CANCELED - Film and Media Studies presents: Christina Baade
As part of the American Musicological Society events:
Vera Lynn in Nashville (1977): White Working-Class Femininity and Transatlantic Affinities
Christina Baade, is Professor of Communications Studies and Multimedia, McMaster University
In May 2014, The Guardian featured an interview with the then 97-year-old singer and “national treasure” Dame Vera Lynn in which she revealed her “secret passion” for Dolly Parton. The World War II icon, best known for her renditions of “We’ll Meet Again” and “White Cliffs of Dover,” explained: “Of course, we dress differently and our accents are poles apart, but Dolly’s songs – and those of other country singers – have always seemed like a natural fit for me. In the mid-1970s, I even decided to make my own country album.” One unimpressed reader commented, “Vera Lynne [sic] sings country? Right up there with Ethel Merman’s disco album I would imagine.”
It is not hard to dismiss Vera Lynn in Nashville, a crossover album featuring an aging diva and abject genres, as kitsch. Released in 1977, a year better remembered in histories of punk and disco, the album embodies what Mitchell Morris calls “the problem of the 1970s”—a decade whose messy politics and generic entropy resist easy historical narratives. In this paper, I ask what we might learn if we approach Vera Lynn in Nashville not a historical oddity but as a logical outcome of decades of musical influence, marketing, and exchange. What happens if we take Lynn at her word and, building upon Morris’s interpretive approach to “modest songs,” treat the album as a sincere expression of musical affinity? This talk explores this question of affinity through the lenses of genre, cultural politics, and historical narrative, reflecting on how the history of transatlantic country crossover complicates rock-centered narratives of “blue-eyed soul” and British invasion, especially when the focus shifts to performances of working class, white femininity and its uneasy relation to respectability, musical authenticity, and nationalism.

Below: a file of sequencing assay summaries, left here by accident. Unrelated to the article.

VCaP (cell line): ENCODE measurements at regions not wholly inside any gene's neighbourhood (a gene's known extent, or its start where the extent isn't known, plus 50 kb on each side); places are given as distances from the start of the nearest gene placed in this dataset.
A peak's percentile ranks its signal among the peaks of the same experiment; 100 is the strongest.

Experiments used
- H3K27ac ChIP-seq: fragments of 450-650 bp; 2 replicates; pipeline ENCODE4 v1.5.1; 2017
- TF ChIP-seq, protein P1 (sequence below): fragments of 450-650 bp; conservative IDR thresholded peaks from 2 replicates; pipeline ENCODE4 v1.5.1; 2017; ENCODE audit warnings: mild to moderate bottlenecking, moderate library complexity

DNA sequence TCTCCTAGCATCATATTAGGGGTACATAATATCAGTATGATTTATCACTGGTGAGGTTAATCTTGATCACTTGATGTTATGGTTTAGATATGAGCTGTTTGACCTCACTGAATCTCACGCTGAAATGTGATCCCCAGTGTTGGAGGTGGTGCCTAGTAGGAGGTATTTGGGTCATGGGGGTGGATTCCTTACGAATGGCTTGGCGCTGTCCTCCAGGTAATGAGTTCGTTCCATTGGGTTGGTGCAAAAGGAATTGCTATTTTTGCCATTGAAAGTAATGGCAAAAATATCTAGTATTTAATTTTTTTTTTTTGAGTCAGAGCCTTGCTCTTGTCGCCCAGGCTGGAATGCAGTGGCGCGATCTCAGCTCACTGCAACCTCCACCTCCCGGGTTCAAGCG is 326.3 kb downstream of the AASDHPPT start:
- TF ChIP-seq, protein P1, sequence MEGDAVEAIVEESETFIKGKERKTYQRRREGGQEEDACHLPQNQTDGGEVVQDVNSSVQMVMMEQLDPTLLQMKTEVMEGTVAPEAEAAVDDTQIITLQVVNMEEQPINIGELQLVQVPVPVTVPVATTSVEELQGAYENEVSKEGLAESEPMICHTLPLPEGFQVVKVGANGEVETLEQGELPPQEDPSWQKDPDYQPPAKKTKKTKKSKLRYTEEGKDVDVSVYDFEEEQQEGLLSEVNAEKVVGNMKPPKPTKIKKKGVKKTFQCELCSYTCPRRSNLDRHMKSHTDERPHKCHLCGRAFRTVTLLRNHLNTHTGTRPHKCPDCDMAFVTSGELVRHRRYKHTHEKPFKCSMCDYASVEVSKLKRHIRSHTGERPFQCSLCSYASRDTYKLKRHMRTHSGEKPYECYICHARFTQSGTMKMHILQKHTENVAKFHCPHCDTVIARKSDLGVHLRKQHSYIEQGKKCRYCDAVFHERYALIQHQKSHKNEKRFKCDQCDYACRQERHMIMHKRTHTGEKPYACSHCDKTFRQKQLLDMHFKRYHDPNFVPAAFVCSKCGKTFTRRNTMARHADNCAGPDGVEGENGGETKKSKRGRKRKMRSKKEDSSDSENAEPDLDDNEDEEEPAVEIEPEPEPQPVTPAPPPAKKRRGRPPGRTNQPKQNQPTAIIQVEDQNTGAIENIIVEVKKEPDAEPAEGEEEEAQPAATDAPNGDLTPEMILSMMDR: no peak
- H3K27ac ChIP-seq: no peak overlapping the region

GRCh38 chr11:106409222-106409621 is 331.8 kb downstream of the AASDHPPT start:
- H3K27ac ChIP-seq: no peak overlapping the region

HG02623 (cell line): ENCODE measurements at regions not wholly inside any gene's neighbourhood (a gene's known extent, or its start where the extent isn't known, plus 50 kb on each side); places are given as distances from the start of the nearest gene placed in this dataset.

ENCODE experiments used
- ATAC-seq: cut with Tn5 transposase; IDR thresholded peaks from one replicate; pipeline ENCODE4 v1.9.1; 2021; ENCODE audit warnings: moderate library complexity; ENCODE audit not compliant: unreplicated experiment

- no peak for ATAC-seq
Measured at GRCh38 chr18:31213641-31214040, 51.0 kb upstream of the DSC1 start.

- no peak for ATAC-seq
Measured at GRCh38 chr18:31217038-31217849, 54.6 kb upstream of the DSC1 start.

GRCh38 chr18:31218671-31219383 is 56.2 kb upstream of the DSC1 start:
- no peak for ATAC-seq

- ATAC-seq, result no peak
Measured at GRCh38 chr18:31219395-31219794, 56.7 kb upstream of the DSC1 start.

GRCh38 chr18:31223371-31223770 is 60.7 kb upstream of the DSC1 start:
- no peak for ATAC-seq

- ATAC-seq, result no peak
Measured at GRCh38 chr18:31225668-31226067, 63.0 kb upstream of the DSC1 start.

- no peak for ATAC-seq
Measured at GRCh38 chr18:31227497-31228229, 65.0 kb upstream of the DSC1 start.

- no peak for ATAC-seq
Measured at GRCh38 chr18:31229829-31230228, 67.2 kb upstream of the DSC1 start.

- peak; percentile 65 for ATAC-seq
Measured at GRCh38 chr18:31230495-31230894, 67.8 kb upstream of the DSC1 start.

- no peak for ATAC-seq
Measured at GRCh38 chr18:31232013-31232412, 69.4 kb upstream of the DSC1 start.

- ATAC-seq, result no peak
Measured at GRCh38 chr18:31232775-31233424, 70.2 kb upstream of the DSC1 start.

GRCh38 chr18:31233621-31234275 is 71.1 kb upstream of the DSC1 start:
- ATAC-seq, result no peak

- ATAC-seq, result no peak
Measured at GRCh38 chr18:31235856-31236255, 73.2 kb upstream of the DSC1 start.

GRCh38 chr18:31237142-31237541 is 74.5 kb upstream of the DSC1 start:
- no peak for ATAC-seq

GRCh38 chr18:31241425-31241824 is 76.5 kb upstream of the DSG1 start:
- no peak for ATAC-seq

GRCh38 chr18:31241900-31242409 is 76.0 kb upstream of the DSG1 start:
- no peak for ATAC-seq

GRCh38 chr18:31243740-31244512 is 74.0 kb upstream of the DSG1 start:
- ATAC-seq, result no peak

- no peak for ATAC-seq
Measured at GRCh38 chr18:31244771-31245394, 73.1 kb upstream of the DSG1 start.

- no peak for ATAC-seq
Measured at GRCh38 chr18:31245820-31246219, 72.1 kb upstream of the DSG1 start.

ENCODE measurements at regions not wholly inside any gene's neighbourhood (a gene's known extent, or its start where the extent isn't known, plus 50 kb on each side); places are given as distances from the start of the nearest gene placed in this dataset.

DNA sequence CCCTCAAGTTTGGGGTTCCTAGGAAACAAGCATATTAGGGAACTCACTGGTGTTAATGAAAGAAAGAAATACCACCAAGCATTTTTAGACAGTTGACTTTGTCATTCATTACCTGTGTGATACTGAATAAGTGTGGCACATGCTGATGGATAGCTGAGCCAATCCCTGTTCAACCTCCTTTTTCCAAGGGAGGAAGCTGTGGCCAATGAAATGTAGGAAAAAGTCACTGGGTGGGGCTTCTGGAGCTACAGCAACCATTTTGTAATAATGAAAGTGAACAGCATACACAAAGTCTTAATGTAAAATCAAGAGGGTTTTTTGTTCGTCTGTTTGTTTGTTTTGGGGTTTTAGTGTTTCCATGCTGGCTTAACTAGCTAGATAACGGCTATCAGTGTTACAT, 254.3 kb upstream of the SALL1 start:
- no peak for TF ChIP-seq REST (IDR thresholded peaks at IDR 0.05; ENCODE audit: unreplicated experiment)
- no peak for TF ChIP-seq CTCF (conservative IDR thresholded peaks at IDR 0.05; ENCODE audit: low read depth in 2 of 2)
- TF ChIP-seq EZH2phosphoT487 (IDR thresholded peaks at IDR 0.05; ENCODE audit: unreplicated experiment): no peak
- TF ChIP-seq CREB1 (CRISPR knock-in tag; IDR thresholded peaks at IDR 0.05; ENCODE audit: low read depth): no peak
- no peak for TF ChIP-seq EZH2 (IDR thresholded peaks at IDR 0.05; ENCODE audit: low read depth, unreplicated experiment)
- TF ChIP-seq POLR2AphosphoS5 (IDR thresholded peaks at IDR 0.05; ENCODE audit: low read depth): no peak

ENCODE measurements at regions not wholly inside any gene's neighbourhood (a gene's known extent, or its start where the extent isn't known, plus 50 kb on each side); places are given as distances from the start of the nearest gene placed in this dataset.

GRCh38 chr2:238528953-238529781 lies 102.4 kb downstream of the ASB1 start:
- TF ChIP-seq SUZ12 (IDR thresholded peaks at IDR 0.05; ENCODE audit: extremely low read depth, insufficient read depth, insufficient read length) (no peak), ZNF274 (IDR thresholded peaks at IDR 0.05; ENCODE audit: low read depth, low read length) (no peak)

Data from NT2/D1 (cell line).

Thursday, April 2 at 4:15pm